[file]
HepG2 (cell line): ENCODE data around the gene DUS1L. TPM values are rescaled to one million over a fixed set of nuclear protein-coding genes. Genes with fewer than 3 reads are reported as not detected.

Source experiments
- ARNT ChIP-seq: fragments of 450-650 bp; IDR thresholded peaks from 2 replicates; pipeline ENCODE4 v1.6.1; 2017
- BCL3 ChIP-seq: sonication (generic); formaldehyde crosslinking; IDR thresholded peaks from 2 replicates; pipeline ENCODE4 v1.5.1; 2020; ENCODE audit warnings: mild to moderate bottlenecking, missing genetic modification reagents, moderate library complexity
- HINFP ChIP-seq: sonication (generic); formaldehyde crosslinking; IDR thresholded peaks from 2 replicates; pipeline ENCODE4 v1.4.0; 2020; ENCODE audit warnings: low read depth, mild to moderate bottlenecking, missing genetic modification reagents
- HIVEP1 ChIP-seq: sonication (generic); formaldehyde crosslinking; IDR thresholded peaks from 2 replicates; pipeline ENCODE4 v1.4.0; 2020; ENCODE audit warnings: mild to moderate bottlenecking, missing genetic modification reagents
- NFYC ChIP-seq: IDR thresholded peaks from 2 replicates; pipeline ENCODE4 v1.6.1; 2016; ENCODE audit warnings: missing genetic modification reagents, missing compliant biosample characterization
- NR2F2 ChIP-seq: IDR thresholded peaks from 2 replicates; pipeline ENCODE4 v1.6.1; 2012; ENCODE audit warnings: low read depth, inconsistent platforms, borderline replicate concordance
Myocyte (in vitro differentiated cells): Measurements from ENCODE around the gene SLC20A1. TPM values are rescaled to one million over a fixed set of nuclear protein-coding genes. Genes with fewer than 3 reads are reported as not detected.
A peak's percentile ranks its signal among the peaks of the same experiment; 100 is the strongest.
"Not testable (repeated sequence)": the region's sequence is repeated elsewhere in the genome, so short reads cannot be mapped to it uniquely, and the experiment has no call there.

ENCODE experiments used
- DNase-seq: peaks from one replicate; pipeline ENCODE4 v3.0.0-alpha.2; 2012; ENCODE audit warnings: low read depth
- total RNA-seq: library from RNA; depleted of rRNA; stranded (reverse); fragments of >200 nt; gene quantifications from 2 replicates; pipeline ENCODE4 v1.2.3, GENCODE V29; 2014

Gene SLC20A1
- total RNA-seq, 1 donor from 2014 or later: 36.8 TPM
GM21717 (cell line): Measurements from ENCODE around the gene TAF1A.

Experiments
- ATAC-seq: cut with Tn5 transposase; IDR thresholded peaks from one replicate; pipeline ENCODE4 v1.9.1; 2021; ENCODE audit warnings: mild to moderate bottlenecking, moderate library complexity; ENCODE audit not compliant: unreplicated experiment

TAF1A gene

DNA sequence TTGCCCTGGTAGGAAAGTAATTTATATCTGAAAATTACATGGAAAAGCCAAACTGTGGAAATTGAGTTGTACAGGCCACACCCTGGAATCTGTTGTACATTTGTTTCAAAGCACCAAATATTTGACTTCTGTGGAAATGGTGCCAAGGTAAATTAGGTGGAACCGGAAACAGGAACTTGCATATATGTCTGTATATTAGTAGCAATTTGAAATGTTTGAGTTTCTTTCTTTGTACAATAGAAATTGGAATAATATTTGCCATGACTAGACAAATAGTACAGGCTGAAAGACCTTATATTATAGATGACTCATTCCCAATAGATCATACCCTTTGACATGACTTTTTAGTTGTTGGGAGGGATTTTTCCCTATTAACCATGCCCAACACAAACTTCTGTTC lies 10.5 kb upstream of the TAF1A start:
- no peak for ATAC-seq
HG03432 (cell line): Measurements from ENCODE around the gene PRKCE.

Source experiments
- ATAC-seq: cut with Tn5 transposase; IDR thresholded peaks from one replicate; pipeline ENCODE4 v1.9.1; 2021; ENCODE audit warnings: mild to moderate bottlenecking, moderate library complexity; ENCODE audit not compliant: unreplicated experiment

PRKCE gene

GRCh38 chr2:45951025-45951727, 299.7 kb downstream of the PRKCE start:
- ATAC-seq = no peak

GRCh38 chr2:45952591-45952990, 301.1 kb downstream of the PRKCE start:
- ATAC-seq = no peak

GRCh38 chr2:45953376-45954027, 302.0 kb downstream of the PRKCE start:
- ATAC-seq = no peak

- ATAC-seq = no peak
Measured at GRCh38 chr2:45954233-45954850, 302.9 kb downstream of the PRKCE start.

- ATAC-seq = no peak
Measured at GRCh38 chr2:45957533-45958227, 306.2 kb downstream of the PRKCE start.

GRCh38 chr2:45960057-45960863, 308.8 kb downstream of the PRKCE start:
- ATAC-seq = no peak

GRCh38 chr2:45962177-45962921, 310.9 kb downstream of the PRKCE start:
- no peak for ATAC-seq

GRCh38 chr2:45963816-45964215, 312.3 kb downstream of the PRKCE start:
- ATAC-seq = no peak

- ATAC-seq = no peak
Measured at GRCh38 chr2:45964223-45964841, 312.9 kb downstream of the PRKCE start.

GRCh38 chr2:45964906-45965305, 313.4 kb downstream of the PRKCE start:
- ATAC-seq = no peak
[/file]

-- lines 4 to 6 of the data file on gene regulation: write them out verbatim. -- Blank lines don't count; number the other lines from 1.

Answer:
- BCL3 ChIP-seq: sonication (generic); formaldehyde crosslinking; IDR thresholded peaks from 2 replicates; pipeline ENCODE4 v1.5.1; 2020; ENCODE audit warnings: mild to moderate bottlenecking, missing genetic modification reagents, moderate library complexity
- HINFP ChIP-seq: sonication (generic); formaldehyde crosslinking; IDR thresholded peaks from 2 replicates; pipeline ENCODE4 v1.4.0; 2020; ENCODE audit warnings: low read depth, mild to moderate bottlenecking, missing genetic modification reagents
- HIVEP1 ChIP-seq: sonication (generic); formaldehyde crosslinking; IDR thresholded peaks from 2 replicates; pipeline ENCODE4 v1.4.0; 2020; ENCODE audit warnings: mild to moderate bottlenecking, missing genetic modification reagents